Violent video game effects linger in brain
CHICAGO, Illinois (Reuters) -- Teens who play
violent video games show increased activity in areas of
the brain linked to emotional arousal and decreased
responses in regions that govern self-control, a study
released on Tuesday found.
The study used functional magnetic resonance imaging to
record tiny metabolic changes in brain activity in 44
adolescents who were asked to perform a series of tasks
after playing either a violent or nonviolent video game
for 30 minutes.
The children, with no history of behavior problems,
ranged in age from 13 to 17. Half played a T-rated
first-person shooter game called "Medal of Honor:
Frontline," involving military combat, while the other
group played a nonviolent game called "Need for Speed:
Those who played the violent video game showed more
activation in the amygdala, which is involved in emotional
arousal, and less activation in the prefrontal portions of
the brain associated with control, focus and concentration
than the teens who played the nonviolent game.
"Our study suggests that playing a certain type of
violent video game may have different short-term effects
on brain function than playing a nonviolent, but exciting,
game," said Dr. Vincent Mathews, a professor of radiology
at Indiana University School of Medicine in Indianapolis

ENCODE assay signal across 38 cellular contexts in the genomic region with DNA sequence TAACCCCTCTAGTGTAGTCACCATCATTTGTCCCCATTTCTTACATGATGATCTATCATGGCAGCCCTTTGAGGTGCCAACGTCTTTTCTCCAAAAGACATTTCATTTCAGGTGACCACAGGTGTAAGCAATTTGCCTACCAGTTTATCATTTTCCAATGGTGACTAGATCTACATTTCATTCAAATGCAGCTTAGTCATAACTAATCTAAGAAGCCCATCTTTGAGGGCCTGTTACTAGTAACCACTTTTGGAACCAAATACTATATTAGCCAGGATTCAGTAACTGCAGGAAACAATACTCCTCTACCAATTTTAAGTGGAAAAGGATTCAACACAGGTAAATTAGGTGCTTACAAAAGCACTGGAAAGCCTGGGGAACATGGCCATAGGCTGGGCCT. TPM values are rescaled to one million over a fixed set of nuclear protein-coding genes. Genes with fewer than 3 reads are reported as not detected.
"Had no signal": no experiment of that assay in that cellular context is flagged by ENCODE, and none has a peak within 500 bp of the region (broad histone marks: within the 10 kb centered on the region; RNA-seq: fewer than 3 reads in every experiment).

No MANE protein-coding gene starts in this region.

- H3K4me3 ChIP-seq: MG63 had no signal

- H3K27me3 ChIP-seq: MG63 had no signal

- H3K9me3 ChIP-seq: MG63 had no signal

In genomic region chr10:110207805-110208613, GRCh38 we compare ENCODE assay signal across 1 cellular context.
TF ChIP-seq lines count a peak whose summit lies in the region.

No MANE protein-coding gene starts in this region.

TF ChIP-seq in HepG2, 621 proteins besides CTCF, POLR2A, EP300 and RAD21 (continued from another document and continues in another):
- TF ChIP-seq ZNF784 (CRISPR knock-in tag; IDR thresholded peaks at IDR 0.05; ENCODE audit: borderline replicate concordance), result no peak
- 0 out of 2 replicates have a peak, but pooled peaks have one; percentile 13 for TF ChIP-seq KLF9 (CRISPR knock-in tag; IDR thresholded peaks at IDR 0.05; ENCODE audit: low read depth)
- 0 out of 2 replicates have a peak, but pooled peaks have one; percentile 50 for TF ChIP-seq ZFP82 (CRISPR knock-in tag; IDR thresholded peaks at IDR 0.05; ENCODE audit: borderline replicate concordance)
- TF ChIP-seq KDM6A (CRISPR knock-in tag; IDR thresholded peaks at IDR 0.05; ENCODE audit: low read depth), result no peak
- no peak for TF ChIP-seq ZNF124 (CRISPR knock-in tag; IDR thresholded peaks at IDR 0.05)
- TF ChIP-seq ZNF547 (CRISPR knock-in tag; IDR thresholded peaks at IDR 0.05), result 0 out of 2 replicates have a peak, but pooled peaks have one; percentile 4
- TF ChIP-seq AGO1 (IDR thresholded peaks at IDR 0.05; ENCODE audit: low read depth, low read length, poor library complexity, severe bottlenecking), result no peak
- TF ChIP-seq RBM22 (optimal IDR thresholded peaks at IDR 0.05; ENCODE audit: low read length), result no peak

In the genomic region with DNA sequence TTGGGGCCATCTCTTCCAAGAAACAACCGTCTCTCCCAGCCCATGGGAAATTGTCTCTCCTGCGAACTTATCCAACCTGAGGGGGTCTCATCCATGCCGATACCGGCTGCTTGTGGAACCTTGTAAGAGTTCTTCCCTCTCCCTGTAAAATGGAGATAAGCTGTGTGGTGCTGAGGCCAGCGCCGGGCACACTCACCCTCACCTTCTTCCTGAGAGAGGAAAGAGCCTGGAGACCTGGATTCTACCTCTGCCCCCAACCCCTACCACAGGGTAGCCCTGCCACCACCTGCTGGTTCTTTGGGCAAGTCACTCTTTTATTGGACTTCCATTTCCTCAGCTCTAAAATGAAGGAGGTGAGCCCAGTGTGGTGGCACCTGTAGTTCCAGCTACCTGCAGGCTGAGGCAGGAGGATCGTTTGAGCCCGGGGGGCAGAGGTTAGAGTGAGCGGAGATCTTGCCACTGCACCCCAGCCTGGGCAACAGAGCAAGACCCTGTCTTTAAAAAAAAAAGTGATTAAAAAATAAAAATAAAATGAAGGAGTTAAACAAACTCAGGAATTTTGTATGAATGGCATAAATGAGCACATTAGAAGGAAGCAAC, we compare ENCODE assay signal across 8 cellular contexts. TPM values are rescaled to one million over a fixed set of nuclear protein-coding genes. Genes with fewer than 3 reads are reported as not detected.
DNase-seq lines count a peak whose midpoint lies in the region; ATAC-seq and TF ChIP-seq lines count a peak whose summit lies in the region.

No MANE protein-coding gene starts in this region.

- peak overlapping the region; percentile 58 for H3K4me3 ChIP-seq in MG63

and the study's author.
After playing the games, the children completed tasks
requiring concentration and processing of emotional
stimuli while their brain activity was scanned.
Alterations in brain function reflecting changes in blood
flow appeared as brightly colored areas on the magnetic
"What we showed is there is an increase in emotional
arousal. The fight or flight response is activated after
playing a violent video game," Mathews said.
The findings were presented at a meeting of the
Radiological Society of North America.
The $13 billion U.S. video game industry, with revenue
rivaling Hollywood box office sales, is at the center of a
cultural battle over violent content. Lawmakers' various
attempts to ban the sale of violent video games to
children have been blocked by courts in Louisiana,
Illinois, California. Michigan and Minnesota.
Video games with a T-rating (for Teen) are considered
suitable for ages 13 and older. They may contain violent
content, strong language or suggestive themes.
Numerous behavioral and cognitive studies have linked
exposure to violent media and aggressive behavior. Now,
researchers are using advanced imaging technology to scan
the brain for clues to whether violent video games cause
increases in aggression.
Mathews said he hopes to conduct additional studies on
the long-term effects on brain function of exposure to
violent video games.